Lecture: Dualism and Power in the Aztec Imaginary (Zavala)


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Reading: Stokstad, Art History, Chapter 27, pp. 838-842. [PDF]


WEEK 11

SECOND PAPER DUE on Wednesday

M, Nov. 11

VETERANS DAY HOLIDAYNO CLASS.

W, Nov. 13

SecondPaperDueinclass
Lecture: Art in 15th-Century Italy (Baskins)
Reading: 1) Stokstad,Art History, Chapter 20.
2) Baxandall, Michael. Conditions of Trade, in Painting and Experience
in Fifteenth Century Italy [PDF]
See also: Italian Renaissance Learning Resources in Collection With the
National Gallery of Art [Online at:
http://italianrenaissanceresources.com/]

WEEK 12

The Age of Renaissance

M, Nov. 18

Lecture: NorthernRenaissance(Baskins)
Reading: 1)Stokstad, Art History, Chapter 19.
2) Karel van Mander (1604), The Painters Book (on Van Eyck, Roger
van der Weyden, and Durer), in E. Fernie, Art History and its Methods
(Phaidon, 1995). [PDF]

W, Nov. 20

Lecture: HighRenaissance(Baskins)
Reading: 1)Stokstad,Art History, Chapter 21.
2) Giorgio Vasari. Preface to Part Three, excerpt from Lives of the
Artists, 2nd ed., 1568. [PDF]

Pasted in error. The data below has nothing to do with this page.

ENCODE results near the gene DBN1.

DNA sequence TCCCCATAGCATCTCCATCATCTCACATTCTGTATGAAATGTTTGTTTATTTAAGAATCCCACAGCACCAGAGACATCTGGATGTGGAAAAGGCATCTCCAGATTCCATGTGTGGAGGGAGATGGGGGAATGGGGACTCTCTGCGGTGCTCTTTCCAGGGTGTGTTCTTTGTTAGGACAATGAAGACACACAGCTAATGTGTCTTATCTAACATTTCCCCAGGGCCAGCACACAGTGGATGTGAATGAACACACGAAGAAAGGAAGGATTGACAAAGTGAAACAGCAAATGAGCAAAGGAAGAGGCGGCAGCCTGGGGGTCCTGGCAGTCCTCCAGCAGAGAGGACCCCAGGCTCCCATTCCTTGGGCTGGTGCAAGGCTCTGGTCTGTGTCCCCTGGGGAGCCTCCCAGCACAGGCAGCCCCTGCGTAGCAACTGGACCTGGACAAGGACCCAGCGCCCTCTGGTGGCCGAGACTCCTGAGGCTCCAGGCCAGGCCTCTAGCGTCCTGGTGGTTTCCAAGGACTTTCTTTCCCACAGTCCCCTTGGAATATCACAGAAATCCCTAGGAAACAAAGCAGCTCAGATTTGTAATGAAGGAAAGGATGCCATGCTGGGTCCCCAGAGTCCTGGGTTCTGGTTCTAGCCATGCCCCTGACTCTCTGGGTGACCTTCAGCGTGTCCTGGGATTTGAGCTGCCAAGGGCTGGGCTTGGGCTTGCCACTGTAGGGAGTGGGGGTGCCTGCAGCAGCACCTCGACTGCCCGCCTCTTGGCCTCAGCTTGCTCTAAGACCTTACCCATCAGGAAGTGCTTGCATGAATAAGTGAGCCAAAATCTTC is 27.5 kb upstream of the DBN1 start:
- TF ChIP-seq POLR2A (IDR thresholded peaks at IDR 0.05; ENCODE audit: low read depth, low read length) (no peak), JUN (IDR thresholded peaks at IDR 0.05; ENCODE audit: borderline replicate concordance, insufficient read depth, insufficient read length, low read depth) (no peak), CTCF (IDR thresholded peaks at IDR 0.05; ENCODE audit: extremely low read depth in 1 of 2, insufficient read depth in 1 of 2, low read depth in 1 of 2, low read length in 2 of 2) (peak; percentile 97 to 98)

WEEK 13

Thanksgiving Week; Class held on Monday, Nov. 25

M, Nov. 25

Lecture: RenaissanceArchitecturesMeansandMeanings(14001600)(Abramson)
Reading: Stokstad, Art History, Chapter 20.

W, Nov. 27

THANKSGIVING HOLIDAYNO CLASS

WEEK 14

16th and 17th Centuries European Art

M, Dec. 2

Lecture: BaroqueArchitectureExportedandTransformed(16001800)(Abramson)
Reading: Stokstad, Art History, Chapter 22, pp. 714-720.

W,Dec.4

Lecture: 17thCenturyEuropeanArt(McClellan)
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Reading: Stokstad,Art History, Chapter 23, pp. 720-769.

WEEK15
Classandsectionsend;Readingweek;andFinalExamonFridayDec.13
M,Dec.9

Conclusions(Kaminishi)

Friday, Dec. 13 FINAL EXAMINATION: 12:00-2:00 pm Distler Music Hall


(Exam will include material from Mesoamerican through the 17th Century European Art)